The Ararat Advertiser (1914-1918) is now available at Trove and October Passing of the Pioneers highlights some obituaries from that area. They show the lure of gold drawing people to Victoria with some of them, such as Mr. and Mrs. George Stock and Elizabeth Williams, being more like “gold rush chasers” moving from town to town as a rush occurred.
If you hoped your ancestor may have been a gold seeker and you haven’t found them at Bendigo or Ballarat, maybe they were at towns like Pleasant Creek (Stawell), Ararat, Landsborough, or Ampitheatre. I thought I had no gold miners until I found that James Bishop was a miner at Mount Ararat when my gg-grandmother, Elizabeth Bishop, was born.
Other pioneers featured include one of my family members, Edward Gamble, Mrs. Hannah Johnstone who would never have starved if she had a gun at hand, and two friends of Adam Lindsay Gordon. I have noticed reading obituaries that Adam Lindsay Gordon had a lot of friends, maybe even more than he thought himself!
James STARRIT: Died 3 October 1889 at Portland. It could be easy for those like James Starrit to be forgotten forever. I have come across similar obituaries of men and women, unmarried and with few living relatives. James Starrit, his two brothers, two sisters, and elderly father arrived at Portland from Garry Gort, County Donegal, Ireland on August 18, 1852. James and his two sisters never married and lived together on a farm, earning enough from the farm to allow them to live their simple life. Prior to farming, James had been a policeman at Portland.
Edward GAMBLE: Died October 1897 at Colac. Edward was my ggg uncle and the son of Thomas Gamble and Ellen Barry. He was only forty-seven at the time of his death from cancer. His obituary alludes to its cause being his work canning rabbits, a job he had for twenty-one years. There was a preserving factory in Colac and surrounding towns. Born in Geelong in 1847, Edward married Martha Hodgins in 1873. They had 10 known children. Almost 100 Oddfellows attended Edward’s funeral, dressed in their full regalia as a tribute to their fellow lodge member.
John McKAY: Died October 1907 at Richmond. At the time of his death at age eighty-four, John McKay was living with his son-in-law. Prior to that, he resided in Portland where he made his name as a blacksmith and wheelwright. He arrived in Victoria in 1853 and Portland in 1854.
Martha HILLS: Died 30 October 1908 at Portland. Martha Hills died at the home of her grandson Charles French, just three months short of her 99th birthday. Martha raised Charles and his siblings after the death of their father Henry and as the obituary puts it so well “…the love and care she gave the three little ones was not relaxed as years advanced, and in return she in her declining years reaped the full reward by equally as loving care and devotion”. Martha arrived in Victoria around 1858, and spent a few years in Hamilton before moving to Portland with her husband Charles French. She had two children living at the time of her death.
Mary BURNELL: Died October 1910 at Stawell. Mary Burnell was born in Yorkshire on October 23,1836 and at thirteen she travelled to Adelaide, South Australia. She married John Moulden and around 1875, they moved their family to the Wimmera in Victoria. They later moved close to Stawell where she remained until her death.
Mahala CARBIN: Died 14 October 1915 at Malvern. Born in Cornwall in 1824, Mahala Carbin arrived in South Australia with her parents in 1840. Mahala and her gold-seeking parents moved to Victoria around 1852. She married John Little at St Paul’s Cathedral in Melbourne in 1857 aged thirty-three and they lived in the Ararat district throughout their married lives. Just weeks before her death, Mahala moved to Malvern to live with her daughter. Mahala lived through the reign of five monarchs and was ninety-one at the time of her death.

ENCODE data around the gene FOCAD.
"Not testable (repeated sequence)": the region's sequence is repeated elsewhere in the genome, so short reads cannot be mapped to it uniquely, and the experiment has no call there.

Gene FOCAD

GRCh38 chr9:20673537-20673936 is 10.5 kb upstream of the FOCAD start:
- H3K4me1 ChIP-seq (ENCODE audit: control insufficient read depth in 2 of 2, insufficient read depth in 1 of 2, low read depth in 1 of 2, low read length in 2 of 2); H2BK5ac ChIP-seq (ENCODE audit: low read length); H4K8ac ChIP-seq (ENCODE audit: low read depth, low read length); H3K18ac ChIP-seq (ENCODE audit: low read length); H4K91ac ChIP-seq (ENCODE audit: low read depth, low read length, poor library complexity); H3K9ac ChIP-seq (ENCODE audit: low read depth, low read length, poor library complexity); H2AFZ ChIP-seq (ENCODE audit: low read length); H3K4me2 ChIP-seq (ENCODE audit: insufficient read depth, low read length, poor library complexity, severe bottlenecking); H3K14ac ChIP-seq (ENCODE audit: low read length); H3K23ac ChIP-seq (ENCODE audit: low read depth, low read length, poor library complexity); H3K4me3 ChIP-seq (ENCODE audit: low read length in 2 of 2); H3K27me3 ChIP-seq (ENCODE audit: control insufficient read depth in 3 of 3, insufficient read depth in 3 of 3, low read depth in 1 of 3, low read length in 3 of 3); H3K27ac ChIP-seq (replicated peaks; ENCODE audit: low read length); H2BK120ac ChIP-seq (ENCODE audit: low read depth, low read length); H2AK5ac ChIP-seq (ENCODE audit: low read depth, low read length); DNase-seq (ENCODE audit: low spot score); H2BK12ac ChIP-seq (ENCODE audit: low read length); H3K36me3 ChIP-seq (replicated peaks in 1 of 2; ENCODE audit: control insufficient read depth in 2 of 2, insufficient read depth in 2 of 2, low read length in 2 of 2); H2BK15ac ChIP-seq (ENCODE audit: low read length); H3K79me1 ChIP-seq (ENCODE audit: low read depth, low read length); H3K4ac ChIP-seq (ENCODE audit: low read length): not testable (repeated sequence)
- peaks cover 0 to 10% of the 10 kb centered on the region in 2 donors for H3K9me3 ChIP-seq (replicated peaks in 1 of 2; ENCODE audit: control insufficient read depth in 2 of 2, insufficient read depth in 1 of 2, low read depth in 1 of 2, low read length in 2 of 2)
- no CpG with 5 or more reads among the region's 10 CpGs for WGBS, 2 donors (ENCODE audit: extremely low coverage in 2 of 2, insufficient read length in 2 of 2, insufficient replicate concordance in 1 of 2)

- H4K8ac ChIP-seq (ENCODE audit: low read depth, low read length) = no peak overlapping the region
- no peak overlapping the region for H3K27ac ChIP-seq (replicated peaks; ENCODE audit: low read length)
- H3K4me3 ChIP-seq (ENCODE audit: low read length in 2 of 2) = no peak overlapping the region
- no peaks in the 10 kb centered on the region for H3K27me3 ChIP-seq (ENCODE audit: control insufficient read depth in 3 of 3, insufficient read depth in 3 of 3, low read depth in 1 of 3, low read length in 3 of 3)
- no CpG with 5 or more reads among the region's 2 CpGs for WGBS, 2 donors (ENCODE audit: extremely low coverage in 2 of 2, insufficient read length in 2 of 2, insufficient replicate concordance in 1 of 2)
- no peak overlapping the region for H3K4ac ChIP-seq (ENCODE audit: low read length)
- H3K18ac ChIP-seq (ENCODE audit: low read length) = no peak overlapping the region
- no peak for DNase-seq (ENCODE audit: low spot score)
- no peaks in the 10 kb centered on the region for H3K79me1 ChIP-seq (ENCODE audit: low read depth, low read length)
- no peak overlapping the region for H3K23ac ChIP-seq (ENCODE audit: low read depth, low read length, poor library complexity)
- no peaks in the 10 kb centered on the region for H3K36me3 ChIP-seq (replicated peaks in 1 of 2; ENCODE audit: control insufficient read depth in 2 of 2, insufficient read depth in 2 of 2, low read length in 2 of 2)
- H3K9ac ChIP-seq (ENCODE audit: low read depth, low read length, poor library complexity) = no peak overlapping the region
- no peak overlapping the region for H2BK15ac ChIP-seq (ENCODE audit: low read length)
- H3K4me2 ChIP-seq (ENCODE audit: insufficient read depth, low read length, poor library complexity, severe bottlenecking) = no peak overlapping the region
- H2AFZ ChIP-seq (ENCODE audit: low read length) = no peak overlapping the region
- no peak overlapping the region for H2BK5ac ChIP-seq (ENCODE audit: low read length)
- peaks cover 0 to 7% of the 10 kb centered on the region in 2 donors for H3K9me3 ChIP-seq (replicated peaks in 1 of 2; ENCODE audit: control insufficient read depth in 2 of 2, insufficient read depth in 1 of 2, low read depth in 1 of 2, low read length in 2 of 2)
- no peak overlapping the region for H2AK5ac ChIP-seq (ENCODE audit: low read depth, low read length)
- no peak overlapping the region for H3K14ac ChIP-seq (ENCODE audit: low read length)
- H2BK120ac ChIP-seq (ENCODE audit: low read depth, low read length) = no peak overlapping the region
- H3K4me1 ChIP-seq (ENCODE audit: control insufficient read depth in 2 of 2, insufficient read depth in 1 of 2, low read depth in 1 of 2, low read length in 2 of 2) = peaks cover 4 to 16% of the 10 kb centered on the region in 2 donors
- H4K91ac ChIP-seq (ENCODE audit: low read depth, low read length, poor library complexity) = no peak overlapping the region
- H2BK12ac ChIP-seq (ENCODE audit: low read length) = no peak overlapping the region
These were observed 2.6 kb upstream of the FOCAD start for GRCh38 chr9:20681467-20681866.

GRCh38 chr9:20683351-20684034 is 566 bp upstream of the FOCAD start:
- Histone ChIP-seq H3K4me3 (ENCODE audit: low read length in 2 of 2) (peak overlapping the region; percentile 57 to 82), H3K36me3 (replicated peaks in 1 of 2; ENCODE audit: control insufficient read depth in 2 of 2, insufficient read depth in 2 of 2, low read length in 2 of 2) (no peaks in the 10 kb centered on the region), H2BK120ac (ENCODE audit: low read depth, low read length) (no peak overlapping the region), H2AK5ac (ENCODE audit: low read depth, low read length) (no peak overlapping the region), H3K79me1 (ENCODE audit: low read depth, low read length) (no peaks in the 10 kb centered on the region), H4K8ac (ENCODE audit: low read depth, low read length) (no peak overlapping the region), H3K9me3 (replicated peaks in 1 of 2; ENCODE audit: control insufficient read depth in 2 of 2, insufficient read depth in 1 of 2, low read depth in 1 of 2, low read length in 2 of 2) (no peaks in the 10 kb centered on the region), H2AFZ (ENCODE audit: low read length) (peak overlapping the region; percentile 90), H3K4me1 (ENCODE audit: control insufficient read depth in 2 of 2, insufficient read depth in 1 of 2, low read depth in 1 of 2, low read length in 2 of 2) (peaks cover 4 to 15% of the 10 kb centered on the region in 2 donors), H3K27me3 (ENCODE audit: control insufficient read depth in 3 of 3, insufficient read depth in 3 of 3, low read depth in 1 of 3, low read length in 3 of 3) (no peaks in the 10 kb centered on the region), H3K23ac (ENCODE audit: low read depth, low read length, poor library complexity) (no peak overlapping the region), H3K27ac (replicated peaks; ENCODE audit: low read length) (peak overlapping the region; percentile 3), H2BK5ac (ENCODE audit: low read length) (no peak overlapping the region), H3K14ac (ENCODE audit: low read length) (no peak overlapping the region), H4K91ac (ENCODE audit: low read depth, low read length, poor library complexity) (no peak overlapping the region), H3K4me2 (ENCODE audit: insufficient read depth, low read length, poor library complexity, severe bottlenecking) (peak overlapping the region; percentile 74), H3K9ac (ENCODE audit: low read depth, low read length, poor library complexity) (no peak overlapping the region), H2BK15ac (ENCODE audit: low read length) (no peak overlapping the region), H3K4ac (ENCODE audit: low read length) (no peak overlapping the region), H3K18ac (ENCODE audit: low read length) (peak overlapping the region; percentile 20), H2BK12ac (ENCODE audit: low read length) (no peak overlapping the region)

Thomas Christopher COATES: Died 26 October 1915 at Buninyong. Thomas Coates was one of the founding members of the Ballarat Stock Exchange and served as the secretary of the Ballarat Benevolent Society for twenty-six years. He was born in Westmorland, England, and arrived in Australia in 1853. He settled at Creswick in 1854. He died at the home of his son.
Agnes GORMAN: Died 11 October 1916 at Rosebrook.
Elizabeth DAVENPORT: Died 30 October 1916 at Port Fairy. Elizabeth Davenport was born in Parramatta, New South Wales in 1838. When she was eleven, she spent six weeks on a voyage to Port Fairy with her parents. She married William Presnell, a farmer, known for having one of the first threshing machines in the Port Fairy district. Elizabeth and William had thirteen children, six sons, and seven daughters.
William ARMSTRONG: Died 5 October 1917 at Colac. William was born in Belfast, Ireland the son of a Presbyterian Chaplin. He arrived in Victoria in the 1860s, first spending time with his uncle at West Cloven Hills before setting up his own dairy farm at Darlington. His community interests included the Darlington Presbyterian Church, and the Mechanics Institute and he was the Darlington correspondent for the Camperdown Chronicle. He left a widow and nine children.
Elizabeth PURNELL: Died October 1917 at Ararat. Born in 1823 in Somersetshire, England. Elizabeth Purnell married George Stock around 1852. Not long after they married they sailed for Geelong arriving in October 1852. In 1853, they moved to Ballarat then Stawell when gold was discovered in 1856 at Forty Foot Hill, and then on to Ararat for the “Commissioners Hill” rush. George was obviously following gold as they then went on to the rushes at Amphitheatre, Barkly, and Landsborough. Finally, in 1867, they settled at Ararat. Elizabeth and George had eleven children, with seven still alive at the time of her death. Like Mahala Carbin (above), Elizabeth’s obituary mentioned that she had lived through the reign of five monarchs.